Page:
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Money Well-Spent?

At a time when child abuse is rampant and social services are stretched to the limit attempting to save at-risk, predominantly Maori, children, Te Papa is spending $1.78 on a Colin McCahon painting. Te Papa has already spent $2.25-million this year, almost its entire annual budget, and currently owns twenty-nine other paintings by this artist.

In its wisdom, the Government allocated $11-million to the Museum of New Zealand in May, including $3-million annually for new acquisitions. But who will benefit from this extravagant purchase? An elite minority who can apparently appreciate the hidden depths of Colin McCahon’s work.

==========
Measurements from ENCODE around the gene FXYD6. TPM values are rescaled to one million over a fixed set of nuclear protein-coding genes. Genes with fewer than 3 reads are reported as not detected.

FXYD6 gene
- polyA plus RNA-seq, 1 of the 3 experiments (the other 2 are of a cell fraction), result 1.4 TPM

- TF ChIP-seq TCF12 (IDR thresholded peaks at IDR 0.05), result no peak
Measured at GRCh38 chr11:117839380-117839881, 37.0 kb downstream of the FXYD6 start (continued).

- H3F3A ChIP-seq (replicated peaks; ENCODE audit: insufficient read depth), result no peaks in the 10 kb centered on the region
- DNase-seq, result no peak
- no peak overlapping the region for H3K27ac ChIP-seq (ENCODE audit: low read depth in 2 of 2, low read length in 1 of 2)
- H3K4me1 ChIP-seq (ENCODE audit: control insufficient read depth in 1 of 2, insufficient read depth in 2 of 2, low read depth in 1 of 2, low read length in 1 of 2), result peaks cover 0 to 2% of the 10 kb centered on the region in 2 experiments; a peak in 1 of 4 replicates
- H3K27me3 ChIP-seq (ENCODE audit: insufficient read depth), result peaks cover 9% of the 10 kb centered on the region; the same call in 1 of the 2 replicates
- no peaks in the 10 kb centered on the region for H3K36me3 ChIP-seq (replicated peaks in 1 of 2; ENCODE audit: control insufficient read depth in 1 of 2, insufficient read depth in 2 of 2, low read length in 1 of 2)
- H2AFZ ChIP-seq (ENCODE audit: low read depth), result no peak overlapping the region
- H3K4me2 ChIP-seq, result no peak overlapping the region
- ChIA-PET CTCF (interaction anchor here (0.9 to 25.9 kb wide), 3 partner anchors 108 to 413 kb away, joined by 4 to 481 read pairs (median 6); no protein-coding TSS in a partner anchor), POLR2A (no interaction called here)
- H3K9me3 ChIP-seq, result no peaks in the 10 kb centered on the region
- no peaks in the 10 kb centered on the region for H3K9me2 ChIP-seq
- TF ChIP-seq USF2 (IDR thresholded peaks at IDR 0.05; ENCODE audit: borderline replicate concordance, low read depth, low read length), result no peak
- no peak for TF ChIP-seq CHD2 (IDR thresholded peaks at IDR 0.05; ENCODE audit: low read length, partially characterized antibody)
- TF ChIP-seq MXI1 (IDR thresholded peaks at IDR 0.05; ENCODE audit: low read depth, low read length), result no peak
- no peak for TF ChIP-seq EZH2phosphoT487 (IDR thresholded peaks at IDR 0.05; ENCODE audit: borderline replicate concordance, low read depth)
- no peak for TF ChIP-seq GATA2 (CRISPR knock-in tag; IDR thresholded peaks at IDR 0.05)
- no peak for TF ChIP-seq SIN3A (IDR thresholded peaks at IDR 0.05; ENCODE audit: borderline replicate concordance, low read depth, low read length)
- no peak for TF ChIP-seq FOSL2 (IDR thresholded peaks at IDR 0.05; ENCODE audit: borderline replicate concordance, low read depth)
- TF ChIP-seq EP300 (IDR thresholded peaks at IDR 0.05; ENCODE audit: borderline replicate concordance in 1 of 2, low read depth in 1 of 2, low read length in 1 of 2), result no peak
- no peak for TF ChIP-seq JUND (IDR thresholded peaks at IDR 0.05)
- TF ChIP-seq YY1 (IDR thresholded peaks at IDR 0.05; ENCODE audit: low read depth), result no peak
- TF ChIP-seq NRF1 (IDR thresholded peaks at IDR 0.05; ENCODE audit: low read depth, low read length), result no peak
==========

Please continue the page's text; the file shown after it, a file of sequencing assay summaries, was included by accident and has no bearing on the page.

‘A thing of beauty is a joy forever’, but in the case of much modern art, including Colin McCahon’s, the beauty seems to be lacking. Indeed, one wonders whether any small child’s artistic efforts and scribbles for Father’s Day could not produce something similar to, but more colourful than, A Painting for Uncle Frank. In this expensive work, there is very little painting as such, with at least half the vast canvas taken up with untidy handwriting.
When many Maori parents – already struggling to feed their families – are facing price rises for the basic necessities of life, it seems ironic that nearly two million dollars should be spent on an artwork with limited appeal.

So much for closing the gaps! For the Christian Heritage Party, the well-being of all New Zealand families has the highest priority, not the edification of a select few.


Ends



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